If you happened to be driving along route 6 in Woodbury about a decade and witnessed a 6'3" 200 lb 43-year-old man whacking a giant sized wiffle ball with a nightstick sized yellow plastic bat - the kind designed for 3 year olds - thank you for not calling the police or Belleview Medical Hospital. That was me. You see, my brother and his wife visited with their son, Evan, who was three years old at the time. Like almost all other uncles in America, Japan, Cuba, Mexico and lots of other places, I have this image of my nephew taking up that sport synonymous with spring itself. So far, Barry Bonds has nothing to fear. Evan was more interested in shoveling little stones into his empty Play-Doh can than practicing at being the next home run king. I hit some good whacks though. And there is always next visit.

Encyclopedias like Encarta state "the first organized baseball club was formed in 1842 by a group of young men in New York City. This group, led by Alexander Cartwright, called their club the Knickerbocker Base Ball Club. The Knickerbockers developed a set of 20 rules, first published in 1845, that became the foundation of modern baseball." According to a 1908 report of the Spalding Commission appointed to research the origin of baseball; "Baseball was invented in 1839 at Cooperstown, NY by Abner Doubleday-afterward General Doubleday, a hero of the battle of Gettysburg-and the foundation of this invention was an American children's game call one old cat." Both of these reports seem incorrect. Jane Austin made mention of baseball in her 1798 novel Northhanger Abbey: "Is it not very wonderful that Catherine who had by nature nothing heroic about her, should prefer cricket, baseball, riding on horseback and running around the country at the age of fourteen, to books." My point is baseball is an old sport and a wise antique hunter would pay strong attention to early evidences of this fact, as they would undoubtedly prove fortuitous.

One of the best things about Baseball collectibles is that they don't have to be that old to be valuable. Makes the hobby all the easier. And in a way, it makes it more fun. People covet baseball antiques because the sport is surrounded with good memories: playing catch with dad, hitting a homerun, going to the stadium, that great leathery smell of a baseball glove, and following our favorite players and teams in newspapers like this one every morning.

Here's a few example of recent vintage baseball collectibles sold at public auction recently: Carlton Fisk legendary 1975 World Series, game six, 12th inning homerun ball hit against the Reds-$113,273, Mark McGuire Game worn jersey-$3740, 1960 Casey Stengel signed Baseball-$435, a circa 1960 17" x 11" cardboard broadside featuring the Globetrotters of Baseball-$575, UDA limited edition Michael Jordan Baseball that looks likes and feels like a basketball-$460, Mickey Mantle personally signed baseball bat-$400, 1962 Mickey Mantle baseball card-$325, Walt Disney "The Rookie" Promo baseball jacket-$150, 1951 NY Yankees Yearbook, $173, George Brett Stamped signature baseball glove-$9.25.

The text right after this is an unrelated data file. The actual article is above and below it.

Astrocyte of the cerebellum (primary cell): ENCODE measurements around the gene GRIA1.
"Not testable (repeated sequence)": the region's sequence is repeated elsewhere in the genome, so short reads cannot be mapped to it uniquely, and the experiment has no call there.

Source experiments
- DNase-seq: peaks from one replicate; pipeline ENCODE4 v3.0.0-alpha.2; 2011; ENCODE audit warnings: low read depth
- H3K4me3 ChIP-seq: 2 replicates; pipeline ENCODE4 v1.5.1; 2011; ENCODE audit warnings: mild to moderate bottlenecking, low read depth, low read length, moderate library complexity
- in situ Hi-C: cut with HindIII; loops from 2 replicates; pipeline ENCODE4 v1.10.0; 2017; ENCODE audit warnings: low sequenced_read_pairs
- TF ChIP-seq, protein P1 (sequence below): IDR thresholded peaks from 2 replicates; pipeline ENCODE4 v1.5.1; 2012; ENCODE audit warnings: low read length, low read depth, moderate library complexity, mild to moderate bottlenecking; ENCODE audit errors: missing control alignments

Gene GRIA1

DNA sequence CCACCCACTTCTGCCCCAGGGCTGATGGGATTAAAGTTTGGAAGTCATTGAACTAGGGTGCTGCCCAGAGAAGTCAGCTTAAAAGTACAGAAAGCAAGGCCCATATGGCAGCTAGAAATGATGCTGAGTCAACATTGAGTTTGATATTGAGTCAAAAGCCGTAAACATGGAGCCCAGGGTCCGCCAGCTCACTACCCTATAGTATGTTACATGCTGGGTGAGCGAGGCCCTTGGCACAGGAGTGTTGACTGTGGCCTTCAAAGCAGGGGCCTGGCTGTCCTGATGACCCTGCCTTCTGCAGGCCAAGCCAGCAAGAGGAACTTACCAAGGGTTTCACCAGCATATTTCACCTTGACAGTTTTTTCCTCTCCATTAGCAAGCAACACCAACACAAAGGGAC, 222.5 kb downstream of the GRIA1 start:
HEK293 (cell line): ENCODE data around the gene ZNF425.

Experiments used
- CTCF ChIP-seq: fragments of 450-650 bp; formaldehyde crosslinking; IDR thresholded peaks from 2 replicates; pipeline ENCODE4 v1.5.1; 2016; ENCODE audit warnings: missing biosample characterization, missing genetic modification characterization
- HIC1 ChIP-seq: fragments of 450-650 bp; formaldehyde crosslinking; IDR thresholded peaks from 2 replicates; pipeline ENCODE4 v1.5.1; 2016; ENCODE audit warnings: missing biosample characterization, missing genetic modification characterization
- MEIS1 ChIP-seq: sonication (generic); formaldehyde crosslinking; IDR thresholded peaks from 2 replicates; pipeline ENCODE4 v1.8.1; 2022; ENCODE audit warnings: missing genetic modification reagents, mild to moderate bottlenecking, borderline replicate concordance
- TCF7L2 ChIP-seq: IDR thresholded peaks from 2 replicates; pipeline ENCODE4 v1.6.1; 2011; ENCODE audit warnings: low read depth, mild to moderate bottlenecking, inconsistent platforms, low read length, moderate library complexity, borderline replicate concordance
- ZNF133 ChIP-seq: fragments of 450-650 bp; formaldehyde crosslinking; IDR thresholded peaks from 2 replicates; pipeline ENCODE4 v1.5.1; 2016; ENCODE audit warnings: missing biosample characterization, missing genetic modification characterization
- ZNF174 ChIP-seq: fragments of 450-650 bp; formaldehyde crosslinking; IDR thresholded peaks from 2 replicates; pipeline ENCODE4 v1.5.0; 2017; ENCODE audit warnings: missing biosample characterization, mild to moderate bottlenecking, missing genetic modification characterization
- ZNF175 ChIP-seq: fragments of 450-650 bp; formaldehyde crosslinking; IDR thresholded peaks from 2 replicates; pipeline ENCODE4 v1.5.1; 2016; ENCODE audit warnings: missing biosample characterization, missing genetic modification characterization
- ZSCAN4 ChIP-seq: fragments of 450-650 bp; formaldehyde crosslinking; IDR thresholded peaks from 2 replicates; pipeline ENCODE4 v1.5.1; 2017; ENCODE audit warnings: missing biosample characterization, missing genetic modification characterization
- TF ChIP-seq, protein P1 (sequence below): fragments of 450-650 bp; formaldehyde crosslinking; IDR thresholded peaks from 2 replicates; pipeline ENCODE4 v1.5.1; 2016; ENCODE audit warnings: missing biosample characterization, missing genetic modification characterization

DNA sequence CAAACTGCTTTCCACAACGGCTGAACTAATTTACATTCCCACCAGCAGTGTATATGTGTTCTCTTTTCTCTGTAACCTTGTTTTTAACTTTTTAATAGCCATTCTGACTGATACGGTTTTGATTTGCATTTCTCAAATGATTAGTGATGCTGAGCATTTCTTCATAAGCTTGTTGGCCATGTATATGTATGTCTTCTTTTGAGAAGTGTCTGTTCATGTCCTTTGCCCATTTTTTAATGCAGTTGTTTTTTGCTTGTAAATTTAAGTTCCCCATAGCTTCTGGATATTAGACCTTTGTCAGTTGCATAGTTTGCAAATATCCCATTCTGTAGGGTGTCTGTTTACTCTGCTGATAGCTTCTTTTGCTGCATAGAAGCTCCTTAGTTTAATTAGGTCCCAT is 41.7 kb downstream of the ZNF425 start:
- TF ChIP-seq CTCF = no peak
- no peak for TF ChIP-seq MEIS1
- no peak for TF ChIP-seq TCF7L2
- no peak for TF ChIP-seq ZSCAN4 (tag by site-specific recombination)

One of the things to keep in mind is that baseball collecting is a relatively new craze. Although kids like me collected cards and such in the 1960's, old baseball stuff wasn't big money back then. Today, early vintage baseball souvenirs are one of the hottest antique markets going. Here are a few prices attained in recent years as reported by the Maine Antique Digest: Pair early 20th century cast iron baseball figure andirons-$23,000, 1854 Knickerbocker baseball trophy-$72,050, Circa 1910 Honus Wagner T206 baseball card, one of about 50 surviving-$28,600, Baseball cap worn by Lou Gerhig-$13,203, Babe Ruth outdoor plaza marker, 8½' tall, installed outside Yankee Stadium (baseball) following the Babe's death in 1948-$19,721, Civil War soldier's diary of 1863 with Union army battle life descriptions, including occasional baseball matches-$7,220, The tipped-finger workman-style baseball glove from the 1880's-$4620.

Authentic Baseball star uniforms, signed balls, bats and other such items come up for sale regularly. Rarity has less to do with value than star power. Toward looking out for baseball antiques in your own back yard, seek out the peripherals: Cards, baseball coins, granddad's glove, associated toys books and pamphlets. A Babe Ruth Red Sox uniform wouldn't be a bad find either. Until then, no more Play Dough for Evan!

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Wayne Mattox Antiques | 82 Main Street North | Woodbury, CT 06798 | 203-263-2899 | wayne@antiquetalk.com
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